Another is that most of my teachers went to school during the 60′s and probably marched against Viet Nam and stuff. (Of course, I think we shouldn’t have been involved in the Viet Nam war, and since we were we should have done it entirely different from how we did, but my reasons are different from those of hippies and their intellectual descendants.) They listened to stupid hippie music and decided to be in favor of “peace” because peace is nice, and of course they were totally detached from the reality of how peace is kept (by having a bigger stick than your neighbors). They were trying to practice pacifism in their classrooms, by not using aggressive reactionary patriarchal tools like punishment to make bad children behave. No, they would be enlightened and give those bullies the understanding that they needed! When those boys felt that they were cared about, then they would spontaneously stop beating up their smaller classmates! In the meantime, the smaller kids would just have to put up with it.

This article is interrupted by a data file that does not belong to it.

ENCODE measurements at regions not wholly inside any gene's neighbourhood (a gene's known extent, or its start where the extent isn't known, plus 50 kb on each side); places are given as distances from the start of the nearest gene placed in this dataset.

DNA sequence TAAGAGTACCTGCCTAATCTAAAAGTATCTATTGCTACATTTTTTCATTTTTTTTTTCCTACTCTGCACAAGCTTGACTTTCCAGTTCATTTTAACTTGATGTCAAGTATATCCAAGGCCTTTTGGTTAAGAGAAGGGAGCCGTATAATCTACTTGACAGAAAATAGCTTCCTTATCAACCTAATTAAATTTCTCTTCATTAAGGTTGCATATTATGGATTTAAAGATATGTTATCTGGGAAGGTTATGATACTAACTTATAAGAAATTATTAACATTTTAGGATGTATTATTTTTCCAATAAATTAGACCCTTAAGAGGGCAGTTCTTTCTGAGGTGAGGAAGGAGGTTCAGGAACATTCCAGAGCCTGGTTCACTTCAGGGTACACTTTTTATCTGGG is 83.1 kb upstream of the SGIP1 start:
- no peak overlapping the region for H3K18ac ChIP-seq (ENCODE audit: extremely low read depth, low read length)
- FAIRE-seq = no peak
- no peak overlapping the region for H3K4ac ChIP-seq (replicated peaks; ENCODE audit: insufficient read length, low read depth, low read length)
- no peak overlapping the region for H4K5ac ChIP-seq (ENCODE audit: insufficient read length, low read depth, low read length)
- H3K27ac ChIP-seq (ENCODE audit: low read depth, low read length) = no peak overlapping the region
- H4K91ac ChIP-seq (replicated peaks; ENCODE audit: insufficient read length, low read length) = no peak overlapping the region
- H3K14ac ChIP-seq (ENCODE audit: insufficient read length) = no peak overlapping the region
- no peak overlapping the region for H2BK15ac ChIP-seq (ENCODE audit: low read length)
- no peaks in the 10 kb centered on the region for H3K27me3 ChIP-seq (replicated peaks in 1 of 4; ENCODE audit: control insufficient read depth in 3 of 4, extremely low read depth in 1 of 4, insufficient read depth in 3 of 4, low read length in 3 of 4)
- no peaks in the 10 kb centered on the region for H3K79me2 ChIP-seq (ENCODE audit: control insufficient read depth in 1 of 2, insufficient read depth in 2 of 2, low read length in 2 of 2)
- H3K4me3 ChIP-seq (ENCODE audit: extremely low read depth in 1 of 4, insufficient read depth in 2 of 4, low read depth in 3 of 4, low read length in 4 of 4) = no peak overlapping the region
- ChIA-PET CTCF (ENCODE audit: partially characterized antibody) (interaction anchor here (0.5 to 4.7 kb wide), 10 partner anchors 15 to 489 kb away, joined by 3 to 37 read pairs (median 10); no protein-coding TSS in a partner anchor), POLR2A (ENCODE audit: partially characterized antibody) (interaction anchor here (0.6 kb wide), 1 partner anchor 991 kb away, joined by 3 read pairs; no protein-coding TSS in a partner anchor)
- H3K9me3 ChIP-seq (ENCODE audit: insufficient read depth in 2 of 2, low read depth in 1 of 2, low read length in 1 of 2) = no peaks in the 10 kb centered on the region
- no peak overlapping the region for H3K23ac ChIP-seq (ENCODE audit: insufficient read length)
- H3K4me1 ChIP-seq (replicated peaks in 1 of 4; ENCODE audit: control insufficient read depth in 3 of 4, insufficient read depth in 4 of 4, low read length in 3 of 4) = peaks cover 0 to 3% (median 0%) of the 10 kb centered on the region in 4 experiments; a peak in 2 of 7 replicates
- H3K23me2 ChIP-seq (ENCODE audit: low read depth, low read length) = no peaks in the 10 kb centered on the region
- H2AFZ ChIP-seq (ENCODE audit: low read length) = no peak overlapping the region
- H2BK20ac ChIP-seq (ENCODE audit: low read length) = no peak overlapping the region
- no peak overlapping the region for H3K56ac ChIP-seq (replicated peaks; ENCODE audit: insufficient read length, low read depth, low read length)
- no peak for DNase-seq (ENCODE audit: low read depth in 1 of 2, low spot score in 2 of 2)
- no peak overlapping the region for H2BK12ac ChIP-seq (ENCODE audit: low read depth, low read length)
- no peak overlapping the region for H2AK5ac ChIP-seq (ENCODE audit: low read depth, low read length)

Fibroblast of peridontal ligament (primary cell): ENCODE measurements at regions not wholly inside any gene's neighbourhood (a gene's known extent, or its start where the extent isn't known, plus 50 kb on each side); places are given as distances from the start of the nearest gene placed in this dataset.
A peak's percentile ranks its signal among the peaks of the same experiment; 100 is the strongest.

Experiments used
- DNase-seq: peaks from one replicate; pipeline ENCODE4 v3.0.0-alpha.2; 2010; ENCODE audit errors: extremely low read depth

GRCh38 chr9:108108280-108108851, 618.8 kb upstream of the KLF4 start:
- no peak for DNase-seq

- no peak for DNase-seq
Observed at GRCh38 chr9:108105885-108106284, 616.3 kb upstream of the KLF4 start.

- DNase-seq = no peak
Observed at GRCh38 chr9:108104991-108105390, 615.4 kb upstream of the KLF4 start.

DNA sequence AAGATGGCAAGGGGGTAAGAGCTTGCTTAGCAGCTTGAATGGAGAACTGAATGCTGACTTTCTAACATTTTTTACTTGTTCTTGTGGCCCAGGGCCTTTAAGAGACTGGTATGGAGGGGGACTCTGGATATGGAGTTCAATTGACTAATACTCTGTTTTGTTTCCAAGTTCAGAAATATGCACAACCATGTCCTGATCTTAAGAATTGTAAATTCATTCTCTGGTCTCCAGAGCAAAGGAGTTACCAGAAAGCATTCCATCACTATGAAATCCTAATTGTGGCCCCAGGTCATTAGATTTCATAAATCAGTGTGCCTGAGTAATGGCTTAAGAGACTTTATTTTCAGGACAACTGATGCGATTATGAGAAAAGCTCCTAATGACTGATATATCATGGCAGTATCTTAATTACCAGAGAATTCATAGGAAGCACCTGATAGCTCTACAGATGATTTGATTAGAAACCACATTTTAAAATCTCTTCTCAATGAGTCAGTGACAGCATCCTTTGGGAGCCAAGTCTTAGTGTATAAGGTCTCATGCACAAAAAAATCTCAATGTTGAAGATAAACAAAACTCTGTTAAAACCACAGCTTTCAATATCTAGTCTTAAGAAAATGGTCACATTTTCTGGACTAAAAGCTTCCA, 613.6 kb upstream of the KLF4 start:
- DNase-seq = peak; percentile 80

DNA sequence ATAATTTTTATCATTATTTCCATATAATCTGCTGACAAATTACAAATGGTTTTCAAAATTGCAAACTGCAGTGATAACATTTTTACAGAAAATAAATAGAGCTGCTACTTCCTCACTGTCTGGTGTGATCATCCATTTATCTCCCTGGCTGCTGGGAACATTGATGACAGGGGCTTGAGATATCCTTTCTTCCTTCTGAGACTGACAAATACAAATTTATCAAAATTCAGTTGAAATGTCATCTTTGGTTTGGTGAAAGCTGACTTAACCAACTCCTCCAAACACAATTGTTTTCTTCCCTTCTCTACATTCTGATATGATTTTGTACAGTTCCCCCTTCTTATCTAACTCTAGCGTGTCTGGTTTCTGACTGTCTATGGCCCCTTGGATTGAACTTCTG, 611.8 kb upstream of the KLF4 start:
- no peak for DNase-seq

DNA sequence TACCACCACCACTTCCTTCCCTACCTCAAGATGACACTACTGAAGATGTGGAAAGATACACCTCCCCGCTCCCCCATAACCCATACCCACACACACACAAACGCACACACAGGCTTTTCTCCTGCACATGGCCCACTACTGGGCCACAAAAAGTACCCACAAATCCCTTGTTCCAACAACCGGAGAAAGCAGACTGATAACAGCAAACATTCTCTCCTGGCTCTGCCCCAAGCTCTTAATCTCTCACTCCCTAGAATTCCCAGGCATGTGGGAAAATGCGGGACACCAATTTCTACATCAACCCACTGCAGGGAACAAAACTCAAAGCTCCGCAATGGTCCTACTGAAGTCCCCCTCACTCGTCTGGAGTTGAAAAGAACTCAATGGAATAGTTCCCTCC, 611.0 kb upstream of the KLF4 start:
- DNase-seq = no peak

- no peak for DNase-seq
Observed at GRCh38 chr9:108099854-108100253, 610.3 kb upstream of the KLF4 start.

Another reason is, feminism was new and was the big thing and I think that the stupid women who became my teachers thought that telling boys not to hit girls would be sexist. They might even have still believed, at that point, that girls who were encouraged to play sports instead of play with dolls would be as strong as boys; back then, some feminists seriously believed that. So when they saw boys hitting girls as well as other boys, they were probably thinking, “We’re achieving equality!” or some such stupid thing.